Happy new year, whoooo! As today’s the last day of my holiday vacation, I wanted to squeeze in a book and kick off 2015. I don’t know how many books you resolved to read this year, but the first one matters, doesn’t it?

On Writing by Stephen KingI chose Stephen King’s On Writing, a memoir and writing advice book that I’ve been wanting to read for a while and finally found discounted at Half-Price Books (I love that store). I enjoyed it so much that I finished it within 24 hours — not that it’s long (about 300 pages), but books that grab me like that are hard to come by.

A good chunk of On Writing is about Stephen King’s life growing up, which is far from boring. His whole purpose is to show how he as a writer was formed (writers aren’t “made”), and with 20/20 hindsight, he connects certain habits and events from his childhood and early adulthood with the shaping of the best-selling author he became. He was writing long before Carrie, in other words, and although he loved (and continues to love) movies, he learned to turn off the television early in life (it’s a killer to productivity).

The other parts of the book deal with his tips on writing and a good bit about his own process, which are probably the most valuable sections. Some of the final pages discuss his accident in 1999, when a man driving a blue van hit him while he was walking on a road in Maine, and how writing helped him through his painful recovery.

Probably my favorite section, which is even smaller, is a look at the editing process: King gives you several pages of a story (“1408,” as it happens) unedited and then provides a marked-up version and explains the revisions. One fundamental rule: Omit needless words. Another? Kill your adverbs (those pesky -ly words).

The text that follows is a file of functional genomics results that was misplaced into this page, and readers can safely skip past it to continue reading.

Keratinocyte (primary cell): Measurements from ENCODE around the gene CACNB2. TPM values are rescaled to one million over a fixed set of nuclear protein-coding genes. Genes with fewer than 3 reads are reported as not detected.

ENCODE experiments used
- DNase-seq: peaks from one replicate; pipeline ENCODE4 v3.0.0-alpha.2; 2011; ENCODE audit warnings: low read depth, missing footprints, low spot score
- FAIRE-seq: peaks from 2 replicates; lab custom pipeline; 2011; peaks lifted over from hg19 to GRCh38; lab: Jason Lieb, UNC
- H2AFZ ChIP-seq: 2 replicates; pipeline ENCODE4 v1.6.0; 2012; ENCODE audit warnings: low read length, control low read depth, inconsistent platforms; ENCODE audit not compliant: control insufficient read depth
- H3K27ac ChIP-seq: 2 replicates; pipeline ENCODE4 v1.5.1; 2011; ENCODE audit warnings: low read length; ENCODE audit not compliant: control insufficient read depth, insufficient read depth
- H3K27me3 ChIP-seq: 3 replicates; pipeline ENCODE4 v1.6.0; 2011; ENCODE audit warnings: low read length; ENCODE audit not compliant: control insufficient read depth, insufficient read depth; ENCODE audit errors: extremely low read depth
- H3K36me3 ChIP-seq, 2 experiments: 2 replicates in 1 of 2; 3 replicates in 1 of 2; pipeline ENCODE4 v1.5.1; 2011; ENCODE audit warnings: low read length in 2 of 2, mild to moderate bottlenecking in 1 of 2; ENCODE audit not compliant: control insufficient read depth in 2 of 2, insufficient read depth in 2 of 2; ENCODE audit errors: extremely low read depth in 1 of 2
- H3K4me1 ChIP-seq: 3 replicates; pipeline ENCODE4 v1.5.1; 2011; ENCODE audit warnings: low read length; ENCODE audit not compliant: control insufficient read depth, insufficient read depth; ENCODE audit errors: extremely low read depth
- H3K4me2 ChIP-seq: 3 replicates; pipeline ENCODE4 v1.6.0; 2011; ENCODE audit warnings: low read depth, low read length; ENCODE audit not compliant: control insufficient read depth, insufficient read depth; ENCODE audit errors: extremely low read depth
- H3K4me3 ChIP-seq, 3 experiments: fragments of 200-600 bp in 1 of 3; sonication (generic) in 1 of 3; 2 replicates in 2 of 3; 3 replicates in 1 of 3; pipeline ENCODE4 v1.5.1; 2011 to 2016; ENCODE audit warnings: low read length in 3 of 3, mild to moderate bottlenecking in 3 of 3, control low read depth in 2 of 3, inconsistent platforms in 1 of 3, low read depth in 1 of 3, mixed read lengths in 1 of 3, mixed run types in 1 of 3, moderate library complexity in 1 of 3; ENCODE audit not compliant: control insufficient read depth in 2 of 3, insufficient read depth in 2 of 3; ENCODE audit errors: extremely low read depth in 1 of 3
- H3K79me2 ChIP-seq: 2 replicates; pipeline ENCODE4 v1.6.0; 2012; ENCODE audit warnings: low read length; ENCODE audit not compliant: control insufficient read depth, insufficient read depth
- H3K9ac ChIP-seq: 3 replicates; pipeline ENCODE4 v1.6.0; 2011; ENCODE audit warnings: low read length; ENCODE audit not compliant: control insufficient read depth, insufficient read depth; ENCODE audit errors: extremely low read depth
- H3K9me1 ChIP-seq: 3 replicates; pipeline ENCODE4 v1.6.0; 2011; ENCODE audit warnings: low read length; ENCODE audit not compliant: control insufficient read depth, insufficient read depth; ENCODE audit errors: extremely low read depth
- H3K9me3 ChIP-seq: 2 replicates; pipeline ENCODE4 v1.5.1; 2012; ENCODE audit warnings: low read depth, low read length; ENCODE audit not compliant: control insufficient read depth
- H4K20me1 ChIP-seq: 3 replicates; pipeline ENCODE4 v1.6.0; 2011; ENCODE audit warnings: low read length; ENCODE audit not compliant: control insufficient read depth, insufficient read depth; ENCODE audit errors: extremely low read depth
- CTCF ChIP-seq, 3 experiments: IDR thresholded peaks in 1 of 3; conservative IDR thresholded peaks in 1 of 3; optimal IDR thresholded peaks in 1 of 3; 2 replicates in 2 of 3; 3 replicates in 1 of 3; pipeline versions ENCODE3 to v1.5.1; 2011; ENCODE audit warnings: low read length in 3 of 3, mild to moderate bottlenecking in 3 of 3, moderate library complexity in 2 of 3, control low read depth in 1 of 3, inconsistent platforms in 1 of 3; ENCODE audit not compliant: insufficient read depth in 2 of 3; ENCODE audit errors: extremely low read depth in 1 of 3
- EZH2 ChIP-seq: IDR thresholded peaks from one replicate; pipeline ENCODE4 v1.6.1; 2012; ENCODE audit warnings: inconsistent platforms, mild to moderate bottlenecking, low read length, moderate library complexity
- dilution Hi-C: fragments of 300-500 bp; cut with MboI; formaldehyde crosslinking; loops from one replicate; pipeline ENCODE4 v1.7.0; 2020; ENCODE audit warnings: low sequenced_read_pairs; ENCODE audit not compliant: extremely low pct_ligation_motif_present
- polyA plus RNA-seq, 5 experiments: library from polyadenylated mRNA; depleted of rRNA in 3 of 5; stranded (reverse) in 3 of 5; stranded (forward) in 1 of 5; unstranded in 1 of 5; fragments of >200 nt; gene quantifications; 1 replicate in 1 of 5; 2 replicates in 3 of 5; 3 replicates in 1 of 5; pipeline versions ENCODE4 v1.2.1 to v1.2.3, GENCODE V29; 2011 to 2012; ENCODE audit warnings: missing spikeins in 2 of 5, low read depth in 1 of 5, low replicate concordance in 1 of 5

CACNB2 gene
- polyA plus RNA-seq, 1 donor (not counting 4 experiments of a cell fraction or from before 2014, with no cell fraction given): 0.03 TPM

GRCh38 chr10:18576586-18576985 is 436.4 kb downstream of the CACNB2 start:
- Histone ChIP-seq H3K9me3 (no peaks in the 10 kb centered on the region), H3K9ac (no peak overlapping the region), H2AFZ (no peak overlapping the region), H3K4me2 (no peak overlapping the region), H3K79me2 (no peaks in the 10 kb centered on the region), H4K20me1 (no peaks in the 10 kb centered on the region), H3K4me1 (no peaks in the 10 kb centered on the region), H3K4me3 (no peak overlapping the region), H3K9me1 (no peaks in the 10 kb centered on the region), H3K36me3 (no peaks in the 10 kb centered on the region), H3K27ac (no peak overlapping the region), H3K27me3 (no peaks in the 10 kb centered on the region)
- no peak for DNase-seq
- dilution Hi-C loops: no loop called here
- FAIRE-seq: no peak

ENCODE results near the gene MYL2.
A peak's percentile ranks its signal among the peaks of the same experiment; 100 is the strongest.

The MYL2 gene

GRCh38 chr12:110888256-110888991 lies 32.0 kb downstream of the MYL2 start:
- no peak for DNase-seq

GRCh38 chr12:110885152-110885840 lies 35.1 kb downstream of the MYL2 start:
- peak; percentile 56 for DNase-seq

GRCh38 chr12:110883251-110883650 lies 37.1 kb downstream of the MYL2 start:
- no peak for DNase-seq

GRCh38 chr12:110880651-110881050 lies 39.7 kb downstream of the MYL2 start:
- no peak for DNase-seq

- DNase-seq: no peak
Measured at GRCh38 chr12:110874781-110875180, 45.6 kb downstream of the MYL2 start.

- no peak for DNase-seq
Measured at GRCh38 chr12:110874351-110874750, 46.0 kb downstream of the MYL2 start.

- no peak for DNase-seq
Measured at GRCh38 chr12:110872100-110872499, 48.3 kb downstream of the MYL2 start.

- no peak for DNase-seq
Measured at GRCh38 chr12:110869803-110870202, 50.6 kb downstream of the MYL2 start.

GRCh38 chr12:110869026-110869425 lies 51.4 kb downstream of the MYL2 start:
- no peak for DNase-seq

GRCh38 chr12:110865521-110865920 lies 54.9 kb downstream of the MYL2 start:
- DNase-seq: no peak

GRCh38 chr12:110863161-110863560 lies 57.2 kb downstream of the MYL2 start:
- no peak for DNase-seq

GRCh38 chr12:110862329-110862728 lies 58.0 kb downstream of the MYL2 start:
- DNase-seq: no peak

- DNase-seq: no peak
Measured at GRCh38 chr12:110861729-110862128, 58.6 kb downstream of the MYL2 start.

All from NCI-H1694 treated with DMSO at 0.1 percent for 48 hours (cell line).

Some of the writing advice is common: Kill your darlings. Use strong verbs. Know your grammar. The rest is a hell of a lot of tough love. At some points I found King’s attitude a little snobby — he thinks we all should be writing unplotted novels, but we’re not all Stephen Kings, Stephen King — but other times he was humble and modest, and above all I think he’s probably right. Here’s a few of the passages that I dog-eared:

“When you write a story, you’re telling yourself the story,” he said. “When you rewrite, your main job is taking out all the things that are not the story.”

Good writing is often about letting go of fear and affectation. Affectation itself, beginning with the need to define some sorts of writing as “good” and other sorts as “bad,” is fearful behavior. Good writing is also about making good choices when it comes to picking the tools your plan to work with.

So we read to experience the mediocre and the outright rotten; such experience helps us to recognize those things when they begin to creep into our own work, and to steer clear of them. We also read in order to measure ourselves against the good and the great, to get a sense of all that can be done. And we read in order to experience different styles.

Once I start work on a project, I don’t stop and I don’t slow down unless I absolutely have to. If I don’t write every day, the characters begin to stale off in my mind — they begin to seem like characters instead of real people. The tale’s narrative cutting edge starts to rust and I begin to lose my hold on the story’s plot and pace. Worst of all, the excitement of spinning something new begins to fade. The work starts to feel like work, and for most writers that is the smooch of death. Writing is at its best — always, always, always — when it is a kind of inspired play for the writer. I can write in cold blood if I have to, but I like it best when it’s fresh and almost too hot to handle.

Book-buyers aren’t attracted, by and large, by the literary merits of a novel; book-buyers want a good story to take with them on the airplane, something that will first fascinate them, then pull them in and keep them turning the pages. This happens, I think, when readers recognize the people in a book, their behaviors, their surroundings, and their talk. When the reader hears strong echoes of his or her own life and beliefs, he or she is apt to become more invested in the story.